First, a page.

Teaching amounts to approximately 16 hours of lectures and classes per week. Modules that involve programming or working with computer software packages usually include practical sessions.
The majority of Stage 1 modules are assessed by end-of-year examinations. Many Stage 2 and 3 modules include coursework which normally counts for 20% of the final assessment. Both Stage 2 and 3 marks count towards your final degree result.
Knowledge and understanding
You gain knowledge and understanding of:
- the core principles of calculus, algebra, mathematical methods, discrete mathematics, analysis and linear algebra
- statistics in the areas of probability and inference
- information technology as relevant to mathematicians
- methods and techniques of mathematics and statistics
- the role of logical mathematical argument and deductive reasoning.
You develop your intellectual skills in the following areas:
- the ability to demonstrate a reasonable understanding of mathematics and statistics
- the calculation and manipulation of the material within the programme
- the ability to apply a range of concepts and principles in various contexts
- the ability to use logical argument
- the ability to solve mathematical and statistical problems by various methods
- the relevant computer skills
- the ability to work independently.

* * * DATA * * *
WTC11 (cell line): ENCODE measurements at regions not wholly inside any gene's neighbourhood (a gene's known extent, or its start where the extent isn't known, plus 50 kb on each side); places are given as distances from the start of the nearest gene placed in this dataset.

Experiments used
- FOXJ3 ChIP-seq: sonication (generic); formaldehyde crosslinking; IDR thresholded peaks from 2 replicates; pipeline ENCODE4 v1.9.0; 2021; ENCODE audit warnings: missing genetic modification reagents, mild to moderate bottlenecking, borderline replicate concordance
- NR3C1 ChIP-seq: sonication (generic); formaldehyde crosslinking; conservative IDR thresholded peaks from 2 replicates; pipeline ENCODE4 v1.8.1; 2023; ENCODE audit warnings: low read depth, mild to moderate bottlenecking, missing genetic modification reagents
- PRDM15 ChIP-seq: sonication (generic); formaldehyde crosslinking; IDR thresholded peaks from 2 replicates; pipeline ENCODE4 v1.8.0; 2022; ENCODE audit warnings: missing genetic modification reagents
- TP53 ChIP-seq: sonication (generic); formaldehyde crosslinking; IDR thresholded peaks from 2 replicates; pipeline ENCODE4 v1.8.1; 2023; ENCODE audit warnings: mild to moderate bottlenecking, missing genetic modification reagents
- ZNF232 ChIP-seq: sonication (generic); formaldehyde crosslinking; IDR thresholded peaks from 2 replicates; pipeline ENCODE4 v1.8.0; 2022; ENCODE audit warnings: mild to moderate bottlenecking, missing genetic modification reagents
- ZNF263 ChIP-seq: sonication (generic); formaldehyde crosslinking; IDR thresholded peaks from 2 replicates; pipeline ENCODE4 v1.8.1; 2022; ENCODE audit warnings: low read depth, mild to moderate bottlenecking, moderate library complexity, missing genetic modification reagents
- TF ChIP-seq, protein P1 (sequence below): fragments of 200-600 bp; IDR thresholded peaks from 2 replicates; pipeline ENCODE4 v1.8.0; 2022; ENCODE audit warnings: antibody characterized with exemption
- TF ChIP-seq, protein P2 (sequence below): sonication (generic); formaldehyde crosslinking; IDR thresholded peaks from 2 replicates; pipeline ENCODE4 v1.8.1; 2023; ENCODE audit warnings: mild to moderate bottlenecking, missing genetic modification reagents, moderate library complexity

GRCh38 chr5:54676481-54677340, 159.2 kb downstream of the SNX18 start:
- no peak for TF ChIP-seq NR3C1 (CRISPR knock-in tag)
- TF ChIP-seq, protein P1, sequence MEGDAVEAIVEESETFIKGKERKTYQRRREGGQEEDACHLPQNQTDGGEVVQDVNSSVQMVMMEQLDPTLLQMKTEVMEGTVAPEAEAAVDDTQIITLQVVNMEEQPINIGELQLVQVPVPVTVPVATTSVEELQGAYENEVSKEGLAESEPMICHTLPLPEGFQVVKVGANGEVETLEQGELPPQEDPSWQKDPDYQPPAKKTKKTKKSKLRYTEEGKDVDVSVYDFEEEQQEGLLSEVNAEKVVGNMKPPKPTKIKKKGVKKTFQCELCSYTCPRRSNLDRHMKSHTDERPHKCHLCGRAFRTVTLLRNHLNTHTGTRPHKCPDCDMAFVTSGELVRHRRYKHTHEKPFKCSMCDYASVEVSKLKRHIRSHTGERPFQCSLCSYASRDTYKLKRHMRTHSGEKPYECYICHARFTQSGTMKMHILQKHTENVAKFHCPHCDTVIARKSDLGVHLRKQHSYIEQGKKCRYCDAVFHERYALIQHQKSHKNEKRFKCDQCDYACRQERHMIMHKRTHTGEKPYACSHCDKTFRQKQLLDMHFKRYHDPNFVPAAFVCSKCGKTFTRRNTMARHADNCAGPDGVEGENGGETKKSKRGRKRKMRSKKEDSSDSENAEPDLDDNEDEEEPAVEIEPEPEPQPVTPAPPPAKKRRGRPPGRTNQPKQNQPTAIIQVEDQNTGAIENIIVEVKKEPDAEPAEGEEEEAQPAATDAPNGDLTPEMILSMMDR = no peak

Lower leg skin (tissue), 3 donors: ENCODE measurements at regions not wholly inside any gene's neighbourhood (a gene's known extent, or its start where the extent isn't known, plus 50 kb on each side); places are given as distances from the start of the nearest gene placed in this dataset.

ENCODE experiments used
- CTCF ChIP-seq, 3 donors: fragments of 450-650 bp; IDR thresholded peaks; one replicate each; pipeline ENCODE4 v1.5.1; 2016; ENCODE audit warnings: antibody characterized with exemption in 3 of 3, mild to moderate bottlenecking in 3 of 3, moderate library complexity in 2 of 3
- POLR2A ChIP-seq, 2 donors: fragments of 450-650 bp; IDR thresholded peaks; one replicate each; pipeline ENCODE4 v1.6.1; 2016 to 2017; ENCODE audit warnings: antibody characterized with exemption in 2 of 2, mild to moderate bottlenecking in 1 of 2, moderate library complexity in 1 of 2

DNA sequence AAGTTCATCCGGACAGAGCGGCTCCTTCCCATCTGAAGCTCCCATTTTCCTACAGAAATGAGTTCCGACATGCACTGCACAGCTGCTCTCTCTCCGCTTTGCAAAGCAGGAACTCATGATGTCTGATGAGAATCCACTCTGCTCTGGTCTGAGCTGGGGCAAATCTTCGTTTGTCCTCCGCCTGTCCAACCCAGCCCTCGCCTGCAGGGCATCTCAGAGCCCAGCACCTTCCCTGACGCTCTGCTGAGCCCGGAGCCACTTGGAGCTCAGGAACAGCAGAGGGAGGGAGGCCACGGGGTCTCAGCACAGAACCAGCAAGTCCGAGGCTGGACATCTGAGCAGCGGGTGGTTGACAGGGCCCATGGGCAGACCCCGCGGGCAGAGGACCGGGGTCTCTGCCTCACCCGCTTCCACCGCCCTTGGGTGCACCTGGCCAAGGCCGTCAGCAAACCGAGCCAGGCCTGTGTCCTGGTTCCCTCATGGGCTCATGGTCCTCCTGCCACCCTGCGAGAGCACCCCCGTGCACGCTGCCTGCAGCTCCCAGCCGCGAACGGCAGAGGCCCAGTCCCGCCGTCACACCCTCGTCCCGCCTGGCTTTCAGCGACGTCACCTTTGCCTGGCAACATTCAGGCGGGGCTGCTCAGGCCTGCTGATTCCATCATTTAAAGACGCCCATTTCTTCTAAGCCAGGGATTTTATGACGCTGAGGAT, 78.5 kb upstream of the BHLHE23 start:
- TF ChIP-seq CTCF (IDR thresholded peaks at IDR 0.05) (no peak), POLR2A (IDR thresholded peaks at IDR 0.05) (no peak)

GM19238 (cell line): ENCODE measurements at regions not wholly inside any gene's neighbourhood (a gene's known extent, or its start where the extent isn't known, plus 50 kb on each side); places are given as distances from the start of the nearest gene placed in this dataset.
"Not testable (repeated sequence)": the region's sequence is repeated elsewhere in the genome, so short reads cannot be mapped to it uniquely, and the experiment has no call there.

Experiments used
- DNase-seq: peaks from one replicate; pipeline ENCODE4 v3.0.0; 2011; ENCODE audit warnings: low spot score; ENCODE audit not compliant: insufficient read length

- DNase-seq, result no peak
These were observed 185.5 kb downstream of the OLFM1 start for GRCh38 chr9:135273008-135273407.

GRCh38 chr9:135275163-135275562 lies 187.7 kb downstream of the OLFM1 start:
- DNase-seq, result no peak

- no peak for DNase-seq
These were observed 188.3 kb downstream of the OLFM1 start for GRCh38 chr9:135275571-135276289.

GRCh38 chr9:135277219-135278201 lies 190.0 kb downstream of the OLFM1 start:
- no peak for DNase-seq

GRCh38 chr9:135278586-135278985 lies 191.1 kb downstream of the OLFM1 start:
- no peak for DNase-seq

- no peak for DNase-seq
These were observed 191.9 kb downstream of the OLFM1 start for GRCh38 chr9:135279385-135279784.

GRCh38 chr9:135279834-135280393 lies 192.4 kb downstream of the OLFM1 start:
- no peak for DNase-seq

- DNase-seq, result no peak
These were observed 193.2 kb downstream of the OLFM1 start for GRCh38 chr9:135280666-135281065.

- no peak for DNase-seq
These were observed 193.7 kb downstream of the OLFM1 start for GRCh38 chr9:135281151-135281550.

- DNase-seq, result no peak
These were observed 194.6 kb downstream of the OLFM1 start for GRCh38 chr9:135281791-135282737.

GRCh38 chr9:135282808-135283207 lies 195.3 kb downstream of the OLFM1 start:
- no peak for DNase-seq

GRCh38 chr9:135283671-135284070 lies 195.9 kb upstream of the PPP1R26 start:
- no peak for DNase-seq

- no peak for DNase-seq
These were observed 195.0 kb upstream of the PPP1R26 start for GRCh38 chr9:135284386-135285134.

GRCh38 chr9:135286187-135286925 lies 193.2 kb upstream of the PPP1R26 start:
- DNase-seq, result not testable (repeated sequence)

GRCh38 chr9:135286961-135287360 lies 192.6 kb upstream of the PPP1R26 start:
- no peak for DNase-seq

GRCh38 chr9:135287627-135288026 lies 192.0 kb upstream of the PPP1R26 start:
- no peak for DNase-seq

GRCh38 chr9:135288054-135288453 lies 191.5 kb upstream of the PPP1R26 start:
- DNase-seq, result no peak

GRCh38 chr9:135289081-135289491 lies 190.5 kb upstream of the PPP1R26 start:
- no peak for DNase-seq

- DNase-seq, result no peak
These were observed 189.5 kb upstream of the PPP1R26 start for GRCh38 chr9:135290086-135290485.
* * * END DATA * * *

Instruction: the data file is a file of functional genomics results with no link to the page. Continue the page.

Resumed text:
You gain subject-specific skills in the following areas:
- the ability to demonstrate knowledge of key mathematical and statistical concepts and topics, both explicitly and by applying them to the solution of problems
- the ability to comprehend problems, abstract the essentials of problems and formulate them mathematically and in symbolic form so as to facilitate their analysis and solution
- the use of computational and more general IT facilities as an aid to mathematical and statistical processes
- the presentation of mathematical and statistical arguments and conclusions with clarity and accuracy.
You gain transferable skills in the following areas:
- problem-solving skills relating to qualitative and quantitative information
- communication skills
- numeracy and computational skills
- information-retrieval skills, in relation to primary and secondary information sources, including through online computer searches
- information technology skills such as word-processing, spreadsheet use and internet communication
- time-management and organisational skills, as shown by the ability to plan and implement effective modes of working
- study skills needed for continuing professional development.
The programme aims to:
- equip students with the technical appreciation, skills and knowledge appropriate to a degree in mathematics and statistics
- develop students’ facilities of rigorous reasoning and precise expression
- develop students’ abilities to formulate and solve mathematical problems
- encourage an appreciation of recent developments in mathematics and statistics and of the links between theory and practical applications
- provide students with a logical, mathematical approach to solving problems
- provide students with an enhanced capacity for independent thought and work
- ensure students are competent in the use of information technology and are familiar with computers and the relevant software
- provide students with opportunities to study advanced topics in mathematics, and statistics engage in research at some level, and develop communication and personal skills
- provide successful students with eligibility for certain exemptions from examinations of the Royal Statistical Society
- enable those students who are taking a year in industry to gain awareness of the application of technical concepts in the workplace.